In typical goat fashion, she pooped all over the floor of the golf cart and I pretended I hadn’t noticed. I quickly said my goodbyes and lead her to the truck for the 2 minute drive home in the beautiful late summer sun.

Wasn’t much we could do to keep her away from the delicious grass across the street, and with me moving north soon, the owner of the farm asked me if I’d like to take her. It would solve the golf course problem, and I liked her! There was only one caveat, her best friend, Willie the Cat, would need to come along too. So, I became the new owner of an old pygmy goat and blind cat.

I loaded the two seniors into a large dog crate to make the drive north. They took in the sights of the escarpment and arrived at their new home without a hitch. Willie was happy to find a horse blanket on the tack room floor and settled right in. He carefully meandered around, relying on Tinkerbell’s collar to navigate the new surroundings.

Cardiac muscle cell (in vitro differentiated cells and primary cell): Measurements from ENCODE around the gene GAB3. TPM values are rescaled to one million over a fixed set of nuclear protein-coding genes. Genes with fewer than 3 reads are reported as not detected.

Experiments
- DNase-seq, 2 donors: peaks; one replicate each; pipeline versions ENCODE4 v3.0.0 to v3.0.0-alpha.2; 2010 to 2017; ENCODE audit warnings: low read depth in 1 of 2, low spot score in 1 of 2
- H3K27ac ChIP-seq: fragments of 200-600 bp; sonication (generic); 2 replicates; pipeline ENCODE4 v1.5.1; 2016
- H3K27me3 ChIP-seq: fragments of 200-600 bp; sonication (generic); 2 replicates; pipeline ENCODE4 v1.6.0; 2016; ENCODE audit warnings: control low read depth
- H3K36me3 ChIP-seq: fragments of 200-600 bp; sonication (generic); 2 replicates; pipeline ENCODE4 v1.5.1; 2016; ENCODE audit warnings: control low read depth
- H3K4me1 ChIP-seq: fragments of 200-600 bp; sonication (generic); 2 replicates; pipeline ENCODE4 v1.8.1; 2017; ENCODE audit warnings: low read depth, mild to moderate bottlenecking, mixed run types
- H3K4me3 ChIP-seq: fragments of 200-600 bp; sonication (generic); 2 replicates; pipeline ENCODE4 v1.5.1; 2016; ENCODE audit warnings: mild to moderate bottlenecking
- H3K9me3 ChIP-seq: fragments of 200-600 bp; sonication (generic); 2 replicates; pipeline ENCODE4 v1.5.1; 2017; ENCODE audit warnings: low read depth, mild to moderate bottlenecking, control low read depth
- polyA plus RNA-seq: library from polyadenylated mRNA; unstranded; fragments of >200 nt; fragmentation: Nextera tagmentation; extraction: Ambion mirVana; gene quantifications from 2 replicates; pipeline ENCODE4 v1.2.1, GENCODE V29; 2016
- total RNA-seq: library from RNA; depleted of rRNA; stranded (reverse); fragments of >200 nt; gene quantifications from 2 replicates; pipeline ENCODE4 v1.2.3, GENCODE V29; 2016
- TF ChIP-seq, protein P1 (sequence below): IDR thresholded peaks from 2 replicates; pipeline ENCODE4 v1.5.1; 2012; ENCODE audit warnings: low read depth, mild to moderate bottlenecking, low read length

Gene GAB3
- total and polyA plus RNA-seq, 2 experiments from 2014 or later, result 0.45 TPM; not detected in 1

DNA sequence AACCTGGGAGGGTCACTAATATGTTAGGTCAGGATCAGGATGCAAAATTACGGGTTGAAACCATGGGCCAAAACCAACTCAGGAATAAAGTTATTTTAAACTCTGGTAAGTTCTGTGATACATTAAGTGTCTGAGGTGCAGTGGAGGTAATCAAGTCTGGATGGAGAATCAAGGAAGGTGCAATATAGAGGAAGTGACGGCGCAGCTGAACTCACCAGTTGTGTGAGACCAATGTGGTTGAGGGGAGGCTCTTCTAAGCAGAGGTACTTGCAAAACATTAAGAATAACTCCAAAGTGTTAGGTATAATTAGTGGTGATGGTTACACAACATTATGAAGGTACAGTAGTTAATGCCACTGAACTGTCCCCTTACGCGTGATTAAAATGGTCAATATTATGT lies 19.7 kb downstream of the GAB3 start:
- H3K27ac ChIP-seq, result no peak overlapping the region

Willie was older than the hills, and life on the farm was getting tough for him. We eventually let him live in the house where he would sleep on a chair until he felt the furnace come on, then he would trot over to the vent and sleep on-top of it. This went on the whole winter until he passed away.

When he passed, I thought Tinkerbell might need a friend, as goats should live in pairs, so my neighbour gave me a milking goat named Abby for the summer to see how it would go. She was a LaMancha breed and stood much taller than sweet, little Tinkerbell. Having a free roaming pygmy goat on the farm is easy. Add a regular goat to the mix? Mayhem.